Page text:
Beyond Black Bear Lake

As previously threatened, I’m reading more of the Woodswoman’s books. In this sequel, Anne takes a more vocal stance on environmental issues, shouting from the rooftop of her cabin about acid rain’s destruction on the woods/lake/world. I remember acid rain as the major bugaboo in the 1980s but it has somehow fallen out of favor for the more gripping Climate Change or Global Warming.

In this book, Anne is up to her old tricks with romance, wooing her doctor but never giving up her independence. She has a nice section about being over marriage and pleased that she doesn’t have kids. She travels around as an ecology consultant, and has become somewhat famous from her Woodswoman book, with fans stalking her at her cabin. Yikes!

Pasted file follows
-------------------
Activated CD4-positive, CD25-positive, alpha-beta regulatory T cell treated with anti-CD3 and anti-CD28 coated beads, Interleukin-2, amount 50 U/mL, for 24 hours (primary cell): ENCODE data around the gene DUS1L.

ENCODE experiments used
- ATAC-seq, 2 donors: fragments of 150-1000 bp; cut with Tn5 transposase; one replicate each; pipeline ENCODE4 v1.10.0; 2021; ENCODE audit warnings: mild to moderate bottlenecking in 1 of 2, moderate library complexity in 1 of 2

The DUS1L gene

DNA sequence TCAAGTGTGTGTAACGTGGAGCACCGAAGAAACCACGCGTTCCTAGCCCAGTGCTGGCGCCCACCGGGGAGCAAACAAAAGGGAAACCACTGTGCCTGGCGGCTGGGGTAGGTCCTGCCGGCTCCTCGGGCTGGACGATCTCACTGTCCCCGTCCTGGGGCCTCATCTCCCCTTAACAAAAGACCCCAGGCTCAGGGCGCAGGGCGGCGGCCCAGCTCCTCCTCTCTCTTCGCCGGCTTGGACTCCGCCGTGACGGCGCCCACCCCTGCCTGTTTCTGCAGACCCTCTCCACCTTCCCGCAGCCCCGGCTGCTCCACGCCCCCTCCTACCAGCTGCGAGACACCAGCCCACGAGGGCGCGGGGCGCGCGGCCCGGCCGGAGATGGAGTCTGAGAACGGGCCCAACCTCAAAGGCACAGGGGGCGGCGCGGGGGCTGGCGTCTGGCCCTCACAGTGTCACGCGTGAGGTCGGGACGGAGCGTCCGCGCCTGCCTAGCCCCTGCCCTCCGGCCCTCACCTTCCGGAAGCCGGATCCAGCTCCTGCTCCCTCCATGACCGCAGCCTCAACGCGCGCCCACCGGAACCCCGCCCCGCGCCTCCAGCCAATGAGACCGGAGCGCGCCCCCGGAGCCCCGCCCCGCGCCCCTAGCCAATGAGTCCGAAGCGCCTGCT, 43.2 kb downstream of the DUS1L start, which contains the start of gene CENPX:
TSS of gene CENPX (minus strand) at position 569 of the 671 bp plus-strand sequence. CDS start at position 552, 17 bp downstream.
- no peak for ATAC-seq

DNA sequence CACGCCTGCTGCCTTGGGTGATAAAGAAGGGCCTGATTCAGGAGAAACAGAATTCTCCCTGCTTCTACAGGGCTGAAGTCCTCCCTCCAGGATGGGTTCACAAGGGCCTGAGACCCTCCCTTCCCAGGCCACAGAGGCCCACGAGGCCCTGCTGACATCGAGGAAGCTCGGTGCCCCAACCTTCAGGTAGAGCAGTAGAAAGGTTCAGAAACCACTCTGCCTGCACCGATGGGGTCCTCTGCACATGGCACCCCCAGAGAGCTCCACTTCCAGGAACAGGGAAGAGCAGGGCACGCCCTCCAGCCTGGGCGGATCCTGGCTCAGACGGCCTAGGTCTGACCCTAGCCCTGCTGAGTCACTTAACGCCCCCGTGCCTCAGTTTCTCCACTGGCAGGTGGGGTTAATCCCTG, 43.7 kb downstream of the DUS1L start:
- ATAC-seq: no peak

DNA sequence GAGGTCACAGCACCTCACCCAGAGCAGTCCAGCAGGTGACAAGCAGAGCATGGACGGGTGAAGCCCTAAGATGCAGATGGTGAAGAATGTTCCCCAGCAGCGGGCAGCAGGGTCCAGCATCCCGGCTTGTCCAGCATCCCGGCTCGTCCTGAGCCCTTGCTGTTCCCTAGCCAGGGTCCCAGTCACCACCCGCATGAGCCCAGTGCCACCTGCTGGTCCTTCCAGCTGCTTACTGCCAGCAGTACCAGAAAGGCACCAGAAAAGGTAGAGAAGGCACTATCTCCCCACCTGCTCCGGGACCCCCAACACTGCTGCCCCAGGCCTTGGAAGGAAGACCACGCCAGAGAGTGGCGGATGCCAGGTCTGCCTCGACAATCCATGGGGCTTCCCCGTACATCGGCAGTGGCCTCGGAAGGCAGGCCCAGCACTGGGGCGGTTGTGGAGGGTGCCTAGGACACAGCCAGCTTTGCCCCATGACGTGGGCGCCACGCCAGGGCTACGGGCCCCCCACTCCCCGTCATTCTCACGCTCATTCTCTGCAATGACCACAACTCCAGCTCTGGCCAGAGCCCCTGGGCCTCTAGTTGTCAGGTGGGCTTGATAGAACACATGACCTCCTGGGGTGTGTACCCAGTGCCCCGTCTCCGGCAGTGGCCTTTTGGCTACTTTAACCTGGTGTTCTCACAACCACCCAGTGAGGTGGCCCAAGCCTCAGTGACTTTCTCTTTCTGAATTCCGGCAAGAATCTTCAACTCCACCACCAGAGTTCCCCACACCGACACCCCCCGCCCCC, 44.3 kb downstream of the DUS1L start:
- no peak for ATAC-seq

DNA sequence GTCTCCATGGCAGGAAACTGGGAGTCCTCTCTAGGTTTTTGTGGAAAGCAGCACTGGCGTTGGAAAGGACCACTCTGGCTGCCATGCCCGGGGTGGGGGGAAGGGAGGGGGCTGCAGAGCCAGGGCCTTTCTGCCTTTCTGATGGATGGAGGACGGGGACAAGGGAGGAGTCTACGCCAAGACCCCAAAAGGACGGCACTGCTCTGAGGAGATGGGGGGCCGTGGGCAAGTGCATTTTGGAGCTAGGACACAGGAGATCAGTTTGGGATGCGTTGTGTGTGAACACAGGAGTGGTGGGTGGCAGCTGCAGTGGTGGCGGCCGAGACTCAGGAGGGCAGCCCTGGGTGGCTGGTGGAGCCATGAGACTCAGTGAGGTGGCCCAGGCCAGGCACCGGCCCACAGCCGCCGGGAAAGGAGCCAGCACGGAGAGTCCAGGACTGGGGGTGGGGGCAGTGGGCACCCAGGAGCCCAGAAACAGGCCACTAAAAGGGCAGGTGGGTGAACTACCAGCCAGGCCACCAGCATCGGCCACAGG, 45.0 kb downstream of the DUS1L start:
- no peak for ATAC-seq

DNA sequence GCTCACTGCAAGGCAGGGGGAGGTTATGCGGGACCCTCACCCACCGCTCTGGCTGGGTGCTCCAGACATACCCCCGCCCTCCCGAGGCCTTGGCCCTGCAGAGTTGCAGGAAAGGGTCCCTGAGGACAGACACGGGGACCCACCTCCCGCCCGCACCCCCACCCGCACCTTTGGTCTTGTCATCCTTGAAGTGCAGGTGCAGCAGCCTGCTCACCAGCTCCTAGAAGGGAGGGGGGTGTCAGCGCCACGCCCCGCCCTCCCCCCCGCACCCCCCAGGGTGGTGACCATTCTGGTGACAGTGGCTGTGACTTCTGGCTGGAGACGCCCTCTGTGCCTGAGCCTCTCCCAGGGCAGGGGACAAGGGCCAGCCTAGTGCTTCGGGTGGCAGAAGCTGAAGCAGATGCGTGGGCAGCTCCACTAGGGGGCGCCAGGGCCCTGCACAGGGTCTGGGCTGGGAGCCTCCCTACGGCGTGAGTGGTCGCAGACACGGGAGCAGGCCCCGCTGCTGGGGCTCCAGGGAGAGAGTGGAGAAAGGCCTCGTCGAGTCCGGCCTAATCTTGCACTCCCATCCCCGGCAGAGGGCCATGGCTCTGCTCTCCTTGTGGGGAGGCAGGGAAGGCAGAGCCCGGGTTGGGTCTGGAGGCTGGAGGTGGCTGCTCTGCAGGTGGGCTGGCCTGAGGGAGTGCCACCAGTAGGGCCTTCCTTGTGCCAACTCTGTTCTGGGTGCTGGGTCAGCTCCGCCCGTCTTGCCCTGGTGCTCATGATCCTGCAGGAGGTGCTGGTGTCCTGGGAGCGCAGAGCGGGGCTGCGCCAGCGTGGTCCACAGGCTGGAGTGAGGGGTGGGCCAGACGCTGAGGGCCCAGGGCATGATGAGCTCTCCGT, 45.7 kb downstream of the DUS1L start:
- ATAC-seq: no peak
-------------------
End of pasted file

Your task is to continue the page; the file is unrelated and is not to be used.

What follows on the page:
In addition to those intrusions, the constant whir of motorboats during the summer seriously bums her out. “I go camping on Memorial Day, the Fourth of July, and Labor Day. I can’t bear to sit in my cabin and listen to what’s happening.” Then she takes it one step further and builds a second cabin on her land, this one set deep within the woods, hidden away on a second lake. She calls the cabin Thoreau II and enlists the help of friends each summer to cut and shape the logs.

Parts of the book are worth the overall strain. She appreciates nature and silence, something we have less and less of with each passing day.